To be sure, even without this red flag, the Trump Administration would have gone ahead with tariffs – for domestic political reasons. Candidate Donald Trump, an unabashed protectionist, had never hidden his intention to take China to task for its unfair trade practices, a move he knew his electoral base wanted. And the Washington establishment, equally unhappy about those practices and deeply worried about the strategic implications of letting China rip, is content to fall in line, never mind that some of its members know tariffs make little economic sense. Anything to keep China down.
If one accepts that Beijing knows it cannot avoid a head-on clash with an America that feels its supremacy has been challenged, then that begs the question of whether and how China has prepared for the inevitable fight.
I would be most surprised if Chinese leaders were caught napping. China, after all, has a rich history, replete with wars of every scale and severity, to learn from. One that comes immediately to mind is the 1950-53 Korean war, the only occasion when People’s Liberation Army “volunteers” fought American forces directly. In particular, the 1950 Battle of the Chosin Reservoir seems an apposite case study.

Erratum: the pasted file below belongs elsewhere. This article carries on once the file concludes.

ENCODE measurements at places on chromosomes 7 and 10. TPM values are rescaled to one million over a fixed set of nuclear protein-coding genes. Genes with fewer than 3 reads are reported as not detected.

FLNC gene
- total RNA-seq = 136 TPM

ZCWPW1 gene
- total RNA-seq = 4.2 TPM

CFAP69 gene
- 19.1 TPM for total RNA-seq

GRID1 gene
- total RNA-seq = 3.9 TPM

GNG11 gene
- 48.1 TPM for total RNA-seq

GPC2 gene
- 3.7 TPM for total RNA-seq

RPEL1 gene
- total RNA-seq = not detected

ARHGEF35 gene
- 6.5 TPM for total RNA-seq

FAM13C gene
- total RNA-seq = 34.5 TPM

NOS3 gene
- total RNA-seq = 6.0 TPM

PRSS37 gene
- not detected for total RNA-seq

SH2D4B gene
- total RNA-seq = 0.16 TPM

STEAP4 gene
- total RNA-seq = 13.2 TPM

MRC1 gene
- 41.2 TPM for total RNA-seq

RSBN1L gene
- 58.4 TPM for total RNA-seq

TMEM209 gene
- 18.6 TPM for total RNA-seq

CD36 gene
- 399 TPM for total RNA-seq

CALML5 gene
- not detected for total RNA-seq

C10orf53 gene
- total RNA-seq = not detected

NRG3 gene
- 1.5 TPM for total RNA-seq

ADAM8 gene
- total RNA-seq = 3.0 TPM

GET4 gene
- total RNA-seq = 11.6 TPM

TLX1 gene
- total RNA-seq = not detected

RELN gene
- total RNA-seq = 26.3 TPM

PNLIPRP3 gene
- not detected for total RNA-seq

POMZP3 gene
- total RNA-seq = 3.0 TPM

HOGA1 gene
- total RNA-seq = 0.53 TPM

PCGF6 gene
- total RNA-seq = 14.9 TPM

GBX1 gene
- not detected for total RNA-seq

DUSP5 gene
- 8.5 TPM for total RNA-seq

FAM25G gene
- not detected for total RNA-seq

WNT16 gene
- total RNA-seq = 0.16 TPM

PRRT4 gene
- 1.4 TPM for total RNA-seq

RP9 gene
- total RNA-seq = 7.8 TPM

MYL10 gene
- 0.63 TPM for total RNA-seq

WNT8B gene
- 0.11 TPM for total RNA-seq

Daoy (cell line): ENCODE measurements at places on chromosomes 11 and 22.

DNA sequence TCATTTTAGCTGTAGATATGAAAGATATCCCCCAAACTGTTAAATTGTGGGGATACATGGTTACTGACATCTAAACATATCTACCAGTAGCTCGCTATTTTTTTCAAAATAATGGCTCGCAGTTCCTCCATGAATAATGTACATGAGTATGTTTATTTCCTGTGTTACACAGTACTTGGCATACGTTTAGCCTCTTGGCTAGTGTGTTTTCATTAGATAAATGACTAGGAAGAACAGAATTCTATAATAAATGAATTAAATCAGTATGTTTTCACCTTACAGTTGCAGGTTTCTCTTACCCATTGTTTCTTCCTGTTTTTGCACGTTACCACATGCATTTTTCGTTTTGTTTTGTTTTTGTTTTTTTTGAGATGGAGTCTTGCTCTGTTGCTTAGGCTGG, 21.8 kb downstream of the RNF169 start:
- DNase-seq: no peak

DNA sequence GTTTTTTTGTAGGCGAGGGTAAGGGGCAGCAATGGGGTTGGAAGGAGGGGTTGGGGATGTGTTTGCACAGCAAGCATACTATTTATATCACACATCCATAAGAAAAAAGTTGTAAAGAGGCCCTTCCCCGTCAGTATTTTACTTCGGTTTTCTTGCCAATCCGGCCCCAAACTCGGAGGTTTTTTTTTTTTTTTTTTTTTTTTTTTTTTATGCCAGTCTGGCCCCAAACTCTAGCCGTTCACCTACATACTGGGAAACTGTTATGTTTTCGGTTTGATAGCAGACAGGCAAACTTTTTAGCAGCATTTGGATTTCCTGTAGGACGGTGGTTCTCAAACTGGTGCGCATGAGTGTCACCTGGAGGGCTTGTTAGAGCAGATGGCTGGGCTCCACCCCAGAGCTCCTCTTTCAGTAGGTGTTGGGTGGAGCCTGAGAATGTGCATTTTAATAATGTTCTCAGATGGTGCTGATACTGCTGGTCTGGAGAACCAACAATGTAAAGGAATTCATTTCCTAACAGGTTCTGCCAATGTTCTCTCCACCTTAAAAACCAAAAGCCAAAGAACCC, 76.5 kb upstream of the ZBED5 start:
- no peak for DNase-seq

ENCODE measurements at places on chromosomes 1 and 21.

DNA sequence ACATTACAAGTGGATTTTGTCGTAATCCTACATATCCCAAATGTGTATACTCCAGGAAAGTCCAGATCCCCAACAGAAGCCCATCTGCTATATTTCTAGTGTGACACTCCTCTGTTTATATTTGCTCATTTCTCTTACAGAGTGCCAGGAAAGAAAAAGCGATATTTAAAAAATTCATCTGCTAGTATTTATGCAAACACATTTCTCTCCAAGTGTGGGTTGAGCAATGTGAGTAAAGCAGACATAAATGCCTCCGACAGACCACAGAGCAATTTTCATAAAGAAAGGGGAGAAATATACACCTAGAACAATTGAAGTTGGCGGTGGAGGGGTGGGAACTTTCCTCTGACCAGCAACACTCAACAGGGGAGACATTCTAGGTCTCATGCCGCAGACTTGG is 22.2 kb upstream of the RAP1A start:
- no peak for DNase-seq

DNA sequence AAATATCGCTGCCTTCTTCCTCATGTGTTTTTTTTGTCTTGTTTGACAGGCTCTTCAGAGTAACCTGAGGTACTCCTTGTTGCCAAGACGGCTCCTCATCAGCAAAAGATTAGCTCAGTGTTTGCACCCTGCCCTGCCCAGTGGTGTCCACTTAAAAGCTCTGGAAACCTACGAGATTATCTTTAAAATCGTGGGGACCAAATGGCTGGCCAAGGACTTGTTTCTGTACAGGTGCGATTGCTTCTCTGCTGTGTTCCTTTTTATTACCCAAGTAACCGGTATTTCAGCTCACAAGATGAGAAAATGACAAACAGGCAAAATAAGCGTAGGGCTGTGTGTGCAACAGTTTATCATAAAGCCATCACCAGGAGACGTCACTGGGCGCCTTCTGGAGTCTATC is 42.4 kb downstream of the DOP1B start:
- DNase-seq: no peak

Many historians see this battle as a turning point in the Korean war, which eventually led to the retreat of (largely American) United Nations forces back to the 38th Parallel dividing North and South Korea, after they had come close to taking all of the North.
So what happened? In brief, by mid-October 1950, UN forces had all but pulverised North Korea’s People’s Army and were on the verge of conquering the entire Korean peninsula and uniting the two parts of the country. Then, on the 19th, Chinese troops crossed the border and joined the war.
The American supreme commander, General Douglas MacArthur, in the flush of victory after his daring landing of troops in Incheon, ordered a massive “Home by Christmas” offensive to crush the Chinese in two months. Battle was joined near a lake, in the present-day South Hamgyong province of North Korea.